Until 1828, chemists believed that compounds were divided into two distinct categories or classes: inorganic compounds, from the mineral world, such as table salt, and organic compounds, from living organisms both animals and vegetables, such as sugar.

In 1828, a German chemist, Friedrich Wohler, succeeded in obtaining urea from inorganic compounds. Urea is a purely organic compound found in animal urine, and he obtained it by heating ammonium cyanate (NH₄ CNO), a purely inorganic reagent. The two classes, hitherto distinct, are from this point on linked together: organic chemistry can be created and synthesized from inorganic chemistry.

In the 19th century, chemists began synthesizing more and more new molecules, effectively starting modern organic chemistry, the chemistry of carbon compounds.

Small parenthesis: chemists not only began to synthesize organic elements, but also colours, which until then had only been natural, and so the synthetic dye industry began. The first was Perkin’s mauve colour in 1857, which changed the history of fashion and is one of the symbols of industrialization and modernity.

In organic chemistry, biomolecules began to be classified into large groups including proteins, lipids, and carbohydrates. But surely the most sensational moment in the history of 20th-century biochemistry was the discovery of the structure of the DNA double helix in 1953 by James Watson and Francis Crick. Their understanding of DNA and the genetic code provided the fundamental link to link chemistry and biology forever.

DNA is a polymer, i.e. a large molecule made up of the union of many smaller, similar molecules called monomers. The monomers that form DNA are called nucleotides. Each nucleotide consists of three distinct parts: a pentose, i.e. a sugar with 5 carbon atoms (deoxyribose), a nitrogenous base, and a phosphate group.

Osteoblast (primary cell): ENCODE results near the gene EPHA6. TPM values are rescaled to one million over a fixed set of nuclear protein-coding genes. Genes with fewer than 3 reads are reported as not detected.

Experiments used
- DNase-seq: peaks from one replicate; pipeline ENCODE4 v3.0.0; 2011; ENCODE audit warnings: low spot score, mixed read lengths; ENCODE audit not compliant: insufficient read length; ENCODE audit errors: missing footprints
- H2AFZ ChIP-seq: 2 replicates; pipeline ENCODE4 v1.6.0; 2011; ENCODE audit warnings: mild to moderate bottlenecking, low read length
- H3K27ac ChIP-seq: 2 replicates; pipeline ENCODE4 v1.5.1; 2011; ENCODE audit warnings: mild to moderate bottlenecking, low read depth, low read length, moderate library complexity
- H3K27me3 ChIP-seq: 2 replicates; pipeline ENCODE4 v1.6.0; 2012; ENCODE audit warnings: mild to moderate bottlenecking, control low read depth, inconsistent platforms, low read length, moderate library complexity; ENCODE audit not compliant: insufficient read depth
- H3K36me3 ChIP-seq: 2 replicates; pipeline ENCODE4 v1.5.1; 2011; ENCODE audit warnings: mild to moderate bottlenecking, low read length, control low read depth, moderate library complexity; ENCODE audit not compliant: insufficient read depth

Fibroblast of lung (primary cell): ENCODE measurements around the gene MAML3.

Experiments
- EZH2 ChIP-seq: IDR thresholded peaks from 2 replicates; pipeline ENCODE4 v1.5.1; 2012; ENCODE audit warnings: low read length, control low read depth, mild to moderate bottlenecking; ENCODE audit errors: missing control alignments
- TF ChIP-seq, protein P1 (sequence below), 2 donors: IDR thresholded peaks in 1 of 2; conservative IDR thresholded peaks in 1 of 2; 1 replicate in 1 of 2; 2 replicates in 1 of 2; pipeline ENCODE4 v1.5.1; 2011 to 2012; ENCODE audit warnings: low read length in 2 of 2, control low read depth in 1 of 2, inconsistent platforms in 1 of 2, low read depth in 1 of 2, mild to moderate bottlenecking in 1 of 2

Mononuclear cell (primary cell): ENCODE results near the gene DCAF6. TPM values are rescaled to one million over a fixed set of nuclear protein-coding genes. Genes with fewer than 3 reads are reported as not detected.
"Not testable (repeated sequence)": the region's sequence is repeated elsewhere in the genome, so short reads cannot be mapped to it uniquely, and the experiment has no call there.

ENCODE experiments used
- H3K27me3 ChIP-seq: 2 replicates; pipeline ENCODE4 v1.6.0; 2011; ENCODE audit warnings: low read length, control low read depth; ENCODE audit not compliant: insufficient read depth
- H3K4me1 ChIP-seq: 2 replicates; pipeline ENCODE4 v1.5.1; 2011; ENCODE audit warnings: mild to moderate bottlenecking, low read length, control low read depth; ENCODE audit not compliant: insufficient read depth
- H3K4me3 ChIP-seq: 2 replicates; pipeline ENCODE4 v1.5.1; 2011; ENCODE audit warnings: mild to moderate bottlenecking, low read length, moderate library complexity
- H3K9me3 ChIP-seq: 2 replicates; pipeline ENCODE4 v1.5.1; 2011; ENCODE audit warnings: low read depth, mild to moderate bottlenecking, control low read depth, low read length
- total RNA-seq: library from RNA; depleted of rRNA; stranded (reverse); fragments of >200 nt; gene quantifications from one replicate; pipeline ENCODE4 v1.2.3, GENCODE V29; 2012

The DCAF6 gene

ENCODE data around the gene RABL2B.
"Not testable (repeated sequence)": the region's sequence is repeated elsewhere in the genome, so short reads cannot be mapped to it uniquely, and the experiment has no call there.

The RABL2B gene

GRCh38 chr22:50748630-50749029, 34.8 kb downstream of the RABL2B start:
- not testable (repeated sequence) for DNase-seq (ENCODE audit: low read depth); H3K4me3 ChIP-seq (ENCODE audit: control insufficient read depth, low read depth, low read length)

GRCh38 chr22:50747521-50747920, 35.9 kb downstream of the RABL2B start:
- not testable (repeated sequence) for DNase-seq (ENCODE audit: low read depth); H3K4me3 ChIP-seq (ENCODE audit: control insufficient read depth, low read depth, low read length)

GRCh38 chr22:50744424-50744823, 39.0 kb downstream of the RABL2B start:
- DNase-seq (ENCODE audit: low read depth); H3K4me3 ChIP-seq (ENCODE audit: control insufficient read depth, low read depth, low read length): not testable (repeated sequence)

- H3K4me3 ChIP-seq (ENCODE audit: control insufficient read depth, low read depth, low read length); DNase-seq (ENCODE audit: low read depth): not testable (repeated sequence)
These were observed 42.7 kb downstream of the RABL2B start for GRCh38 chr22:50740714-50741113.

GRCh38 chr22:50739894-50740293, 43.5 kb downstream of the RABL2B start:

The nitrogenous bases are of two classes, the purines, double-ring structures formed of nine atoms, and the pyrimidines, single-ring structures formed of six atoms. There are two purines: adenine

(A) and guanine (G), and two pyrimidines: thymine (T) and cytosine (C), both formed of carbon and nitrogen atoms.

In summary, DNA contains four nitrogenous bases: adenine, guanine, cytosine, and thymine;

composed of carbon (C) and nitrogen (N).

The DNA molecule, made up of these four nitrogenous bases, has the shape of a double helix; we can imagine it as a rung ladder in which the risers are formed by alternating phosphate and sugar (pentose) groups and each step corresponds to a nitrogenous base pair. The nitrogen base pairs are planar (lying horizontally) and in the centre of the molecule are stabilized by hydrophobic interactions, which contribute to the overall stability of the double helix.

Since the AT (adenine – thymine) and GC (guanine – cytosine) pairs have the same length, and therefore fit easily between the two rungs like the rungs of a ladder, the helix has a constant diameter. In addition, each rung is rotated about the previous rung by approximately 36°. The propeller, therefore, makes one complete turn every 10 pairs of rungs. The helix is right-handed: when viewed from above, it appears to wind clockwise.

Every living organism has cells inside it that have a nucleus in which there are chromosomes, structures that contain a person’s genes. There are 23 pairs of chromosomes present in the nuclei of our cells.

Genes are a nucleotide sequence, i.e. a portion of DNA. What characterizes a gene is ‘having a function. Genes are said to ‘code for a protein’, i.e. they express instructions for building the basic building blocks of our body, the proteins, the functional units of our body that perform a wide variety of tasks, from metabolic functions to transporting molecules from one place to another.

Nucleotides are the ‘letters’ that form the instructions to make our organism, which has more than 3 billion nucleotide base pairs, function. In DNA is written all the information that parents have passed on to their children.

More than other disciplines, chemistry has given human beings not only the ability to understand the elements of nature, but also the knowledge that they can transform them.